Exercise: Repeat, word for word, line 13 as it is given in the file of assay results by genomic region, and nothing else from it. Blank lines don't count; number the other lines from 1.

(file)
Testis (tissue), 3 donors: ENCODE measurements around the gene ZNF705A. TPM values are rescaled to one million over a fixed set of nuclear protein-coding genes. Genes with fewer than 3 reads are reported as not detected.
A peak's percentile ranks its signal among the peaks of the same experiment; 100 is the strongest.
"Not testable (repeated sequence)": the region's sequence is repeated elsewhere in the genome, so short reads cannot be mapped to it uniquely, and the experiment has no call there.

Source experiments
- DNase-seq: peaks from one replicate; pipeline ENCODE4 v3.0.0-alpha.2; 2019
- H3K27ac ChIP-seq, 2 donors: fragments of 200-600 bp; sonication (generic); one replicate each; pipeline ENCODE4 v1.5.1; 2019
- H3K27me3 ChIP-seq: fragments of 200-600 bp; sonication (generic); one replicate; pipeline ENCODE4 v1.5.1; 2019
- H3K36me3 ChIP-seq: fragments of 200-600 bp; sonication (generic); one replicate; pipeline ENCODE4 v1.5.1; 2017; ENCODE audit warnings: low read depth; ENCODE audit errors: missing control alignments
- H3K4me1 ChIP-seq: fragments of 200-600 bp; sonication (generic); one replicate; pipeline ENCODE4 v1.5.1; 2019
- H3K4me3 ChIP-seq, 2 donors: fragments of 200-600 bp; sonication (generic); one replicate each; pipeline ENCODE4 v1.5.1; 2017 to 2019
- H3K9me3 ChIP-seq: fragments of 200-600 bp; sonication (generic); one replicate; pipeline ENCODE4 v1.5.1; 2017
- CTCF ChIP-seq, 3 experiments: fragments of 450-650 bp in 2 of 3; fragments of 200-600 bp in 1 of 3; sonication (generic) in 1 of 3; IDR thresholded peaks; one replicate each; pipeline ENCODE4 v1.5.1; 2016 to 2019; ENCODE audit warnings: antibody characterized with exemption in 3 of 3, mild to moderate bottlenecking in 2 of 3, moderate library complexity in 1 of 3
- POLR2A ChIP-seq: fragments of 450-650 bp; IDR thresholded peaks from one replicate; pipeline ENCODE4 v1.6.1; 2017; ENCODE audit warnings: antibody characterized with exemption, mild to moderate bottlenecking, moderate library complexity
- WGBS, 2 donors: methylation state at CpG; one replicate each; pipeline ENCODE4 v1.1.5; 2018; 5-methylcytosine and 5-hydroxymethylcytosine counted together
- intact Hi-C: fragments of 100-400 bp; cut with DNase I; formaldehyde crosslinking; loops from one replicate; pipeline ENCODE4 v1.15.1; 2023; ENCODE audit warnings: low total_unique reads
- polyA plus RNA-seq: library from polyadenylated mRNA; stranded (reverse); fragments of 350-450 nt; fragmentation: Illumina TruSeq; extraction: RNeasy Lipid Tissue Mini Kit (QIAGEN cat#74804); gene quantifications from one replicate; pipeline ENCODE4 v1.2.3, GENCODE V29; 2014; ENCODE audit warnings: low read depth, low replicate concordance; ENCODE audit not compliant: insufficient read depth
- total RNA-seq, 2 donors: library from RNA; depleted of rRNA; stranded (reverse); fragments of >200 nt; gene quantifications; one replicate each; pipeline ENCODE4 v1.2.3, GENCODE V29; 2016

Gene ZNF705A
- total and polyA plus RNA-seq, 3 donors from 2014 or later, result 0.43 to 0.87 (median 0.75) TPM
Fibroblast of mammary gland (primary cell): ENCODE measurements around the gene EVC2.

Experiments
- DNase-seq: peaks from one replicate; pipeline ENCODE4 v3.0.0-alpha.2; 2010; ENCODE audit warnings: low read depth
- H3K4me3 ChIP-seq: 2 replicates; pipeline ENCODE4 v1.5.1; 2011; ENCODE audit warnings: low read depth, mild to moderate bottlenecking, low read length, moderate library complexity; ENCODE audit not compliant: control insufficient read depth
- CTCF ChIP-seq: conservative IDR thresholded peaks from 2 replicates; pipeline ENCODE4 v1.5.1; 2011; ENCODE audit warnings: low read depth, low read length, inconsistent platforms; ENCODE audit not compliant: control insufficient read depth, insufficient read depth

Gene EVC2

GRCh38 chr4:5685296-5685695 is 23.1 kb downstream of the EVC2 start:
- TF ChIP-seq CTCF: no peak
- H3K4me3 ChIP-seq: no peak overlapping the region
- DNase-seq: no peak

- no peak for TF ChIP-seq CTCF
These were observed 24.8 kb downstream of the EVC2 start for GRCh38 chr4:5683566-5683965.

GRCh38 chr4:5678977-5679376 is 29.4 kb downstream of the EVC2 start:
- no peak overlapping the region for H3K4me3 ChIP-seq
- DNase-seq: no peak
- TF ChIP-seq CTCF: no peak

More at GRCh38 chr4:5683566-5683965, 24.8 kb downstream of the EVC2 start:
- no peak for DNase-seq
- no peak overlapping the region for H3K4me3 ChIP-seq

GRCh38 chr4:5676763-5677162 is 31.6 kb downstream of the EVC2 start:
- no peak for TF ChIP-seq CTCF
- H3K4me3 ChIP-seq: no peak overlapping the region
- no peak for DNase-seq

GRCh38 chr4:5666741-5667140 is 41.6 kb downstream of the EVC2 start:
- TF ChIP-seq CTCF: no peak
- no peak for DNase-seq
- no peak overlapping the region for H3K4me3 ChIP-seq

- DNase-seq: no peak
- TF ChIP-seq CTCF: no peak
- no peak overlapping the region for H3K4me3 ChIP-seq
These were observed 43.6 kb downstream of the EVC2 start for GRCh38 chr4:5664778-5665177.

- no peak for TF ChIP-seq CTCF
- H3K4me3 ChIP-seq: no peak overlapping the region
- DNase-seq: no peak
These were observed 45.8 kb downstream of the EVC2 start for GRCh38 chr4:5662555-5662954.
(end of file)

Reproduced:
- POLR2A ChIP-seq: fragments of 450-650 bp; IDR thresholded peaks from one replicate; pipeline ENCODE4 v1.6.1; 2017; ENCODE audit warnings: antibody characterized with exemption, mild to moderate bottlenecking, moderate library complexity